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Better Know a Prospect: C.J. McCollum, G - Lehigh

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Frank Victores-US PRESSWIRE

Bio: C.J McCollum was born in 1991 in Ohio. Raised in Canton, he comes from a basketball family; his older brother, Errick McCollum III, currently plays professional basketball in Israel.

McCollum stood 5'2" as a high school freshman, a fact speculated to have dampened recruiting interest from major schools. Over four years of high school, McCollum grew more than a foot -- he was listed at 6'3" as an incoming college freshman in 2009 -- but was recruited primarily by mid-majors. McCollum settled on Lehigh University, where he racked up Conference Player of the Year honors, a feat he'd repeat as a junior in 2012.

His junior season was particularly impressive. McCollum led Lehigh to a 15th seed in the NCAA Tournament, where he then proceeded to knock off #2 seed Duke in the first round, absolutely decimating NBA prospect Austin Rivers in the process. It was the fourth #15-#2 upset in the last 108 such matchups; after the game, Mike Krzyzewski noted, "[Lehigh] had the best player on the court tonight in McCollum... he's really one of the outstanding players in the country."

McCollum opted to return for his senior season which was unfortunately cut short by a broken left foot in January. He wouldn't return to the court though he did graduate with a degree in journalism last month.

Stats: His overall scoring numbers rival Damian Lillard's from a year ago -- a 32.3 PER as a junior (35.2 in 12 games as a senior) coupled with 1.15 points/poss and 1.20 points/poss on 28% and 30% usage respectively. In a nutshell, he can score the ball rather effectively.

McCollum was decent from behind the arc at 34% his junior season and good from the free throw line as well (81%), useful given his ability to draw contact in the paint (0.37 FTA/FGA). He didn't turn over too often (0.13 turnover rate), but the statistics certainly raise many questions abut his ability to assist and find teammates -- a very low 0.14 assist rate and a very high 0.21 turnover rate in pick and roll situations.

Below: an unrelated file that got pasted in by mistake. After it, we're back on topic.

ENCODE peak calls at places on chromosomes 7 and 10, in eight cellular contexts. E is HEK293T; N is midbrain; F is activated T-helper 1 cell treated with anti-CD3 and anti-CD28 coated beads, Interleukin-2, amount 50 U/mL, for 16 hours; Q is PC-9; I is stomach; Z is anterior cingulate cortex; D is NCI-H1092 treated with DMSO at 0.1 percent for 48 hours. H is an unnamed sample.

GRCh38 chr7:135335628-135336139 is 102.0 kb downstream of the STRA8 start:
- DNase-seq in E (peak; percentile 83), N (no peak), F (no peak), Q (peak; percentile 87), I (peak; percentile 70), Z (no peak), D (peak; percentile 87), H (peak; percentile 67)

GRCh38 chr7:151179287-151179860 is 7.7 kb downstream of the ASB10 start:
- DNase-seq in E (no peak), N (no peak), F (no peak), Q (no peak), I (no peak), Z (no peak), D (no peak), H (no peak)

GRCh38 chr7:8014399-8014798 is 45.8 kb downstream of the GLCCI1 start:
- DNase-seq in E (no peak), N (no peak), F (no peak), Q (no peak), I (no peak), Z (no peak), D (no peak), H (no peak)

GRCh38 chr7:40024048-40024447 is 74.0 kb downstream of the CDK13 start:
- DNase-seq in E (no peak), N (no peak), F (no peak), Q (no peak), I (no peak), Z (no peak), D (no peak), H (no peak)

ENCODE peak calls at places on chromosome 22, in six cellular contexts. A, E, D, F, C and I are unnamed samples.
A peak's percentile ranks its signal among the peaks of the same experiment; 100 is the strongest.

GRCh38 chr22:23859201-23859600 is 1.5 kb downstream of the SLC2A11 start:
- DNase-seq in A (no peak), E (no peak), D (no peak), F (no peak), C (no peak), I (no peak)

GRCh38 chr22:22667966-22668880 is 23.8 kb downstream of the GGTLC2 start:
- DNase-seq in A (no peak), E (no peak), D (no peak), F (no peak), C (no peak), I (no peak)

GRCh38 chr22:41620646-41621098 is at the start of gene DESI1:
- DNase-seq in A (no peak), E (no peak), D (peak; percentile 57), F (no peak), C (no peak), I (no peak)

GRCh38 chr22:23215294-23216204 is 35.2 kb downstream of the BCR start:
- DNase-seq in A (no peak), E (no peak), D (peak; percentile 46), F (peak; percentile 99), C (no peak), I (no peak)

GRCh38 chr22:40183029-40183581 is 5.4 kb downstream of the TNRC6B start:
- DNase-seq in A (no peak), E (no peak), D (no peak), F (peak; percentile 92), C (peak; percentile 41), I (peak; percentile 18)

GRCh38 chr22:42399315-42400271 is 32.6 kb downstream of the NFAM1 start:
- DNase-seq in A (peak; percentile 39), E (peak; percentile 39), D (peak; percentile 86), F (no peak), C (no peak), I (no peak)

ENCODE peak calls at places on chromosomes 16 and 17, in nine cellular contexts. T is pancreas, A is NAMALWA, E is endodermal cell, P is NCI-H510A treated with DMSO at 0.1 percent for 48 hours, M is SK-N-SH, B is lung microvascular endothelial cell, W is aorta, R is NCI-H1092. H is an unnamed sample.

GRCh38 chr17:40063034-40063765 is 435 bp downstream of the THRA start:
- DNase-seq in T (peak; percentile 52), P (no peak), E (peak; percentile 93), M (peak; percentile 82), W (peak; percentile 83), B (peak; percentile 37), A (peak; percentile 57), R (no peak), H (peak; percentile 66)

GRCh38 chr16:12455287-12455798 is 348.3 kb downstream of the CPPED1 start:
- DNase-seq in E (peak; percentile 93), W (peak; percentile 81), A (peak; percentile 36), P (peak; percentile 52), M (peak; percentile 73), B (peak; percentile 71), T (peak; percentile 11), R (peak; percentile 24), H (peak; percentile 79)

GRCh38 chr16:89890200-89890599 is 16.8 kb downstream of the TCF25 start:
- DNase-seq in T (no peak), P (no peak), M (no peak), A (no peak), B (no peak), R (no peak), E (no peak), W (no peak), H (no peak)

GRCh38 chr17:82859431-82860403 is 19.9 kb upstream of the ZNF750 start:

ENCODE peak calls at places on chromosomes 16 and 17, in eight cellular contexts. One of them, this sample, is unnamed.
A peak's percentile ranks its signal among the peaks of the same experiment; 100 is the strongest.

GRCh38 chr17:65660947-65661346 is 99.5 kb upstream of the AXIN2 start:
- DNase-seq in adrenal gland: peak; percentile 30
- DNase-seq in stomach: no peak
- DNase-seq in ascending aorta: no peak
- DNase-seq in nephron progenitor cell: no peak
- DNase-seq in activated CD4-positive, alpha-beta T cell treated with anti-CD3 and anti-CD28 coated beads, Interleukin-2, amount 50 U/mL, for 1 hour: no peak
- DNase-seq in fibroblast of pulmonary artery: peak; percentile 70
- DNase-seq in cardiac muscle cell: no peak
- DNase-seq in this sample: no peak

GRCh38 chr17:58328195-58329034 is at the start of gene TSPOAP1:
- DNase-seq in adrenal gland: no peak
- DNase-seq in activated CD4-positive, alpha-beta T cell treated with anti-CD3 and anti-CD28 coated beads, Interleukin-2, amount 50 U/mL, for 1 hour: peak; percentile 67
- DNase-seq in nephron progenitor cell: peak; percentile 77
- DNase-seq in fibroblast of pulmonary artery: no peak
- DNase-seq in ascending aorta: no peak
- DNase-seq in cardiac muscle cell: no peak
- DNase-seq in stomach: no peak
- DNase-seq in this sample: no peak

The stats paint a picture of an effective scoring guard, but one that may well have trouble adapting to a more conventional point guard role.

Skills: McCollum's certainly a shoot first guard; in pick and roll situations he very often goes to his own shot first, and while he's not on Anthony Bennett's level, he has a tendency to put up perimeter shots early in the clock. Some of this reduces to the same challenge we experienced in analyzing Damian Lillard a year ago -- was this justifiable due to a dearth of elite teammates? I tend to defend McCollum less here than I did Lillard because McCollum very clearly missed open teammates and shooters far more frequently than Lillard did; his vision is suspect.

He certainly showed enough catch-and-shoot ability to elicit serious condition as an off guard option in two guard sets. McCollum can put the ball on the floor, and also has a killer hesitation/crossover dribble (although we've seen first hand with Austin Rivers how little that can be worth when other, more fundamental skills aren't in place).

Defensively, he has both size and strength but struggled with quickness and lateral movement. He was a strong rebounder for his position though, and the fact that he can likely be matched up with shooting guards on occasion somewhat mitigates this.

Overall: McCollum as a point guard strikes me as something of a luxury selection. His skill set would be a great addition to a playoff team that already has its primary point guard in place, but given his ostensible inability to effectively create for others, I'm less convinced that he can step in right away to be a main lead guard. His ability as a scorer is undeniable though, and it'll be fun to watch how his absolutely sterling scoring record translates to the NBA next year.